Hello MMD readers, As our Capitol Hill -- and our national government
in general -- reaches increasingly lower standards on a daily basis,
there is one avenue offered by Artcraft Music Rolls: "comic relief".
This comes in the form of a Set of 3 Word Rolls in the 88-Note format
called "The Hypocrisy Trilogy". Each title a popular seller in its own
right, but a recurring 'hit' whenever a politician or preacher
(sometimes 2-in-1) steps forward to tender a sanctimonious
"holier-than-thou" stand in public debate.
These are the 88-Note Artcraft Rolls which constitute "The Hypocrisy
Trilogy", along with the URL's for complete descriptions of the musical
1) The Preacher And The Bear
http://www.wiscasset.net/artcraft/rolls5.htm - use "Find"
and select Preacher;
2) Politics and Poker from "Fiorello!" (Intro.: Little Tin Box)
http://www.wiscasset.net/artcraft/rolls5.htm - use "Find"
and select Politics;
3) 'Lectronic Religion (Give Me That 'Lectronic Religion)
http://www.wiscasset.net/artcraft/rolls3.htm - use "Find"
and select Religion
While it might come as a surprise to those who have not heard these
3 Word/Dialogue rolls of mine, the three arrangements 'dovetail'
together into one complete "whole", musically and by subject matter!
THE PREACHER AND THE BEAR was the brainchild of collector Ed Openshaw,
who moved to Maine (later New Hampshire) in the mid-1980's. In 1986 he
suggested a roll of The Preacher And The Bear to replace the ratty,
unsatisfying one which J. L. Cook tossed-out for Imperial Industrial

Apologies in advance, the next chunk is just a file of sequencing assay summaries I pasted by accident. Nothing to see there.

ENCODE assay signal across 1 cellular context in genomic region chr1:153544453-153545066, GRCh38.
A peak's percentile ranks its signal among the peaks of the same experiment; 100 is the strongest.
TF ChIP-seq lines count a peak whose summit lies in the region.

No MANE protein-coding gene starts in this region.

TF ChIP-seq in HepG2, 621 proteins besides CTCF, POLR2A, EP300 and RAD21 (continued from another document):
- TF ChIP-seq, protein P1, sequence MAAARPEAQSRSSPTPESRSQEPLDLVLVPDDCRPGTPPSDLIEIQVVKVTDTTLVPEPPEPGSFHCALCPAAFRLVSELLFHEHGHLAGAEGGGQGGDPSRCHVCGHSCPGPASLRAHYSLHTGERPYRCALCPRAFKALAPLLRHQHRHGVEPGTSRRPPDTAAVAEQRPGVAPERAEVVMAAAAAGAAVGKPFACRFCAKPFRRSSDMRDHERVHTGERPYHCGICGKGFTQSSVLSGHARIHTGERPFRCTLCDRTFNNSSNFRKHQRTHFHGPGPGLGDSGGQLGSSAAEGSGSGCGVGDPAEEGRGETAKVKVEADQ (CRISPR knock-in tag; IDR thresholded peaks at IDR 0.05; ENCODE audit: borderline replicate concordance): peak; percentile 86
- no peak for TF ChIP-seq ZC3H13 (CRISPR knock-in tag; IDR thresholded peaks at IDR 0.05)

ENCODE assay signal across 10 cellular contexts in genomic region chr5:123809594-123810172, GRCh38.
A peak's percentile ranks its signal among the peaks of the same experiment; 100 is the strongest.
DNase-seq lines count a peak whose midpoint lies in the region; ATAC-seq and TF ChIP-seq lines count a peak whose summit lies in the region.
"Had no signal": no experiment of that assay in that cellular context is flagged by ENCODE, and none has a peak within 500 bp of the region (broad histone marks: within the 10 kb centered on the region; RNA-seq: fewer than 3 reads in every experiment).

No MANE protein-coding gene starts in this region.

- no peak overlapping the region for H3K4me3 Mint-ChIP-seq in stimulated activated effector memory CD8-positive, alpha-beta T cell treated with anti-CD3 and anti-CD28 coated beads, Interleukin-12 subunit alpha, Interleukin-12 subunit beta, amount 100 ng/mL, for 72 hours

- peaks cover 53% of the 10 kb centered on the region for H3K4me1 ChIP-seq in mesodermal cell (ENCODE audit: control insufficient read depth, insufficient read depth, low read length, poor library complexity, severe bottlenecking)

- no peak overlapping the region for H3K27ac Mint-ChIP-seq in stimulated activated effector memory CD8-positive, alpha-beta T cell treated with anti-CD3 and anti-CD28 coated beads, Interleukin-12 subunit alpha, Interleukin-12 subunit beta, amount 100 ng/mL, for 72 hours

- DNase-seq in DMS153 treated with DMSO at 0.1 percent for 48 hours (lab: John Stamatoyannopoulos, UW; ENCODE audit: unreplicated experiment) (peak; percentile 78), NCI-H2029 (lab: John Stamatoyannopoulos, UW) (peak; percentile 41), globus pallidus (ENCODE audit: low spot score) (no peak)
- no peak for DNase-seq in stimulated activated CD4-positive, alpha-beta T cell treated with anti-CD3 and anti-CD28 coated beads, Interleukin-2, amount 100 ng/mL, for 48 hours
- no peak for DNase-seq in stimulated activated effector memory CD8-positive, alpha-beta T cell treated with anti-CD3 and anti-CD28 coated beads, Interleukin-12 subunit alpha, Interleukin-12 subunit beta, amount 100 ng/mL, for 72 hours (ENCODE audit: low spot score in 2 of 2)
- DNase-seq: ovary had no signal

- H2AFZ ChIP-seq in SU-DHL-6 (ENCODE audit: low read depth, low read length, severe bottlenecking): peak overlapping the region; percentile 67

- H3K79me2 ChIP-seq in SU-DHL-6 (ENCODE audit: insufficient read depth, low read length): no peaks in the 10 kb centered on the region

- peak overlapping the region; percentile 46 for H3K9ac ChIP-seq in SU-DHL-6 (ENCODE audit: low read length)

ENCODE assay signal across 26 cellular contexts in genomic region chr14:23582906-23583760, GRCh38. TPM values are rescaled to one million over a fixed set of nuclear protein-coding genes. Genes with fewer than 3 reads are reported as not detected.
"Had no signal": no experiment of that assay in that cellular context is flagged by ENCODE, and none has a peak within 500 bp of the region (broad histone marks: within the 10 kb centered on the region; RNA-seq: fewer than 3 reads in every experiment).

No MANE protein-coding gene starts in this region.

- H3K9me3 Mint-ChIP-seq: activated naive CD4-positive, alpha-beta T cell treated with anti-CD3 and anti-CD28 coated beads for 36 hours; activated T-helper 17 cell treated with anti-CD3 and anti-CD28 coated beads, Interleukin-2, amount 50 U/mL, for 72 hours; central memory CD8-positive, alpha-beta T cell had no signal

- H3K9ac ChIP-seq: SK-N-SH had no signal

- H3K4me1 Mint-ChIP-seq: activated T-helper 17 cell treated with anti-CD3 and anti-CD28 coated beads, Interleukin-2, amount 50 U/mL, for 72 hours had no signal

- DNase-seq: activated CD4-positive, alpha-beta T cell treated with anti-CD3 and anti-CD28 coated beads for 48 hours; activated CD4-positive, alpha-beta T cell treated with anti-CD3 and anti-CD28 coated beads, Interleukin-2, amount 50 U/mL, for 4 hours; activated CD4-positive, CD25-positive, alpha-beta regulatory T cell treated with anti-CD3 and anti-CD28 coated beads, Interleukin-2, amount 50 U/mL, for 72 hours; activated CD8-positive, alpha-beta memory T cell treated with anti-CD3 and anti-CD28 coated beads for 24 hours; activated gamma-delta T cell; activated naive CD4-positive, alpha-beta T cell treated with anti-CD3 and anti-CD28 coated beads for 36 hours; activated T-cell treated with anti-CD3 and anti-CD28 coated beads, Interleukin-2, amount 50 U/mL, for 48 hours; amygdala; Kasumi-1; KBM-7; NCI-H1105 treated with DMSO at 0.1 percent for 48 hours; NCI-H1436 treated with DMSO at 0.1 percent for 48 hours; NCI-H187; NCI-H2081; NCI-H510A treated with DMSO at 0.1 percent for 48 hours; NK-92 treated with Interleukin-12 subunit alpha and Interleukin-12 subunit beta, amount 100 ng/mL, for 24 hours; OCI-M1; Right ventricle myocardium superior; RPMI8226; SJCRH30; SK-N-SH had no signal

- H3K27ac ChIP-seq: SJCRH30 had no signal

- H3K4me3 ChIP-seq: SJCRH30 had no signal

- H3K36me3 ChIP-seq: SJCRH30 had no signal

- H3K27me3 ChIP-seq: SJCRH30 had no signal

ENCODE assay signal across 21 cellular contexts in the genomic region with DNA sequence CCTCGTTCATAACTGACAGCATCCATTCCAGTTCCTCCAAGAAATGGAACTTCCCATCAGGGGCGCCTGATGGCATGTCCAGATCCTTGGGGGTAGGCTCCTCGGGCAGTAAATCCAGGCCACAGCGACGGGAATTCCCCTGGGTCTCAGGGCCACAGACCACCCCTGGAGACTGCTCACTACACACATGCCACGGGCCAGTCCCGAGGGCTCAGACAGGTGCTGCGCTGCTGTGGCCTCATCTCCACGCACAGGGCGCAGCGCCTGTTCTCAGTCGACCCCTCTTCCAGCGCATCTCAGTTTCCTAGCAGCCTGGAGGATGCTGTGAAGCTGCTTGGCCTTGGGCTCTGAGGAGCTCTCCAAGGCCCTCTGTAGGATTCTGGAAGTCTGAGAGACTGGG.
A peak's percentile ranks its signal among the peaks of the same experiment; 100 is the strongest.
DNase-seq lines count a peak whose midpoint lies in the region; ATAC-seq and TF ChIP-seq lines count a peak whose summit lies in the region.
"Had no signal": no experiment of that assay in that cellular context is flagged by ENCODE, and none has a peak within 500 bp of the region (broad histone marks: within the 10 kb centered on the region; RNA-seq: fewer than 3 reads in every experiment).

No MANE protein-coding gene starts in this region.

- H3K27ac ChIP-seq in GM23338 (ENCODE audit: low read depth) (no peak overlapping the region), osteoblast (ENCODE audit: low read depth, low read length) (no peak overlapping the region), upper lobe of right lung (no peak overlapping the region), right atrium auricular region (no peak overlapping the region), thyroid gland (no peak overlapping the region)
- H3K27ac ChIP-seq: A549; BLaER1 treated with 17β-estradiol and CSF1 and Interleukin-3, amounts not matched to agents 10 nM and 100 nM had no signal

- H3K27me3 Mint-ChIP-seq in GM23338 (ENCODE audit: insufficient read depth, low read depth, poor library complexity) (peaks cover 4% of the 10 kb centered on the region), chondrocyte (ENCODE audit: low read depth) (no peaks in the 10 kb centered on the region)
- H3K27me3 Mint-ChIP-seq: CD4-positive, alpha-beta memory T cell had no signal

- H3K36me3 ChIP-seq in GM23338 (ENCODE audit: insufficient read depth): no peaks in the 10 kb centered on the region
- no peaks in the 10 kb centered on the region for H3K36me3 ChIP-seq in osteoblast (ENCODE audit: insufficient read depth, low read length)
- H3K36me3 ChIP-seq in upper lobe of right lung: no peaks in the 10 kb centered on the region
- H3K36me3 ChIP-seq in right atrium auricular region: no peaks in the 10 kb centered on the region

(QRS) in the 1940's, and I took up the option. Ed provided tapes of
the Arthur Collins dialogue for several Edison cylinder records (which
differed on each take), so that the "bear growls" and sound effects
could be incorporated into the phrased dialogue which was set to a
'silent movie' type of musical accompaniment. The roll was released
later in that year and has been an unqualified sales success ever
Back in the days when I used to spend time at Imperial Industrial Co.
(QRS) in the Bronx, under the Kortlanders' management, I offered them a
few Master Rolls, cut on my Leabarjan #5 in Washington/Georgetown,
D.C., where I was living with the Konvalinkas at the time. While one
of my three standard sized rolls was released (#9838) -- after being
highly altered by Mr. Cook -- the management turned-down my idea of
reintroducing "Broadway medley" rolls to their catalogue offerings of
the day. It was 1960, and I had just perforated a 4-tune phrased
medley of songs from "Fiorello!", the award winning show of 1959, then
still playing in New York City. The long roll featured 2 additional
numbers: Gentleman Jim, a Charleston dance production number, and
'til Tomorrow, a ballad.
Due to the sales success of The Preacher And The Bear, and the pending
Iran-Contra hearings in the 1980's, I reexamined my 'rejected' medley
for QRS and decided to focus on just 2 songs this time, using the new
arrangement to introduce the dialogue from the original cast LP record,
and give the Pianolist a series of performance variations. This is
why the 2nd version, viz. the released edition of "Fiorello!" music,
contains the catchy Waltz: Politics and Poker as well as the soft-shoe
dance Little Tin Box, about a political slush fund. (If you were an
Iran-Contra news junkie, the similarity in explanations and circum-
stances between Oliver North in the 1980's and the characters in the
Mayor Jimmy Walker scandal of the 1920's were uncanny, especially in
this "where's the money?" dance song.)
Finally, Mark Russell, who comes to Maine frequently, granted me per-
mission, at a PBS-TV reception held in Portland, for his unpublished TV
Evangelist parody: Give Me That 'Lectronic Religion. I let the project
sit for a couple of years, but eventually, after goading from Lois
Konvalinka and a Duo-Art collector in a nearby Maine community, got
the song started, working from videotapes. This roll turned into a
"tent show" featuring a chant, extracted from a Jim and Tammy Bakker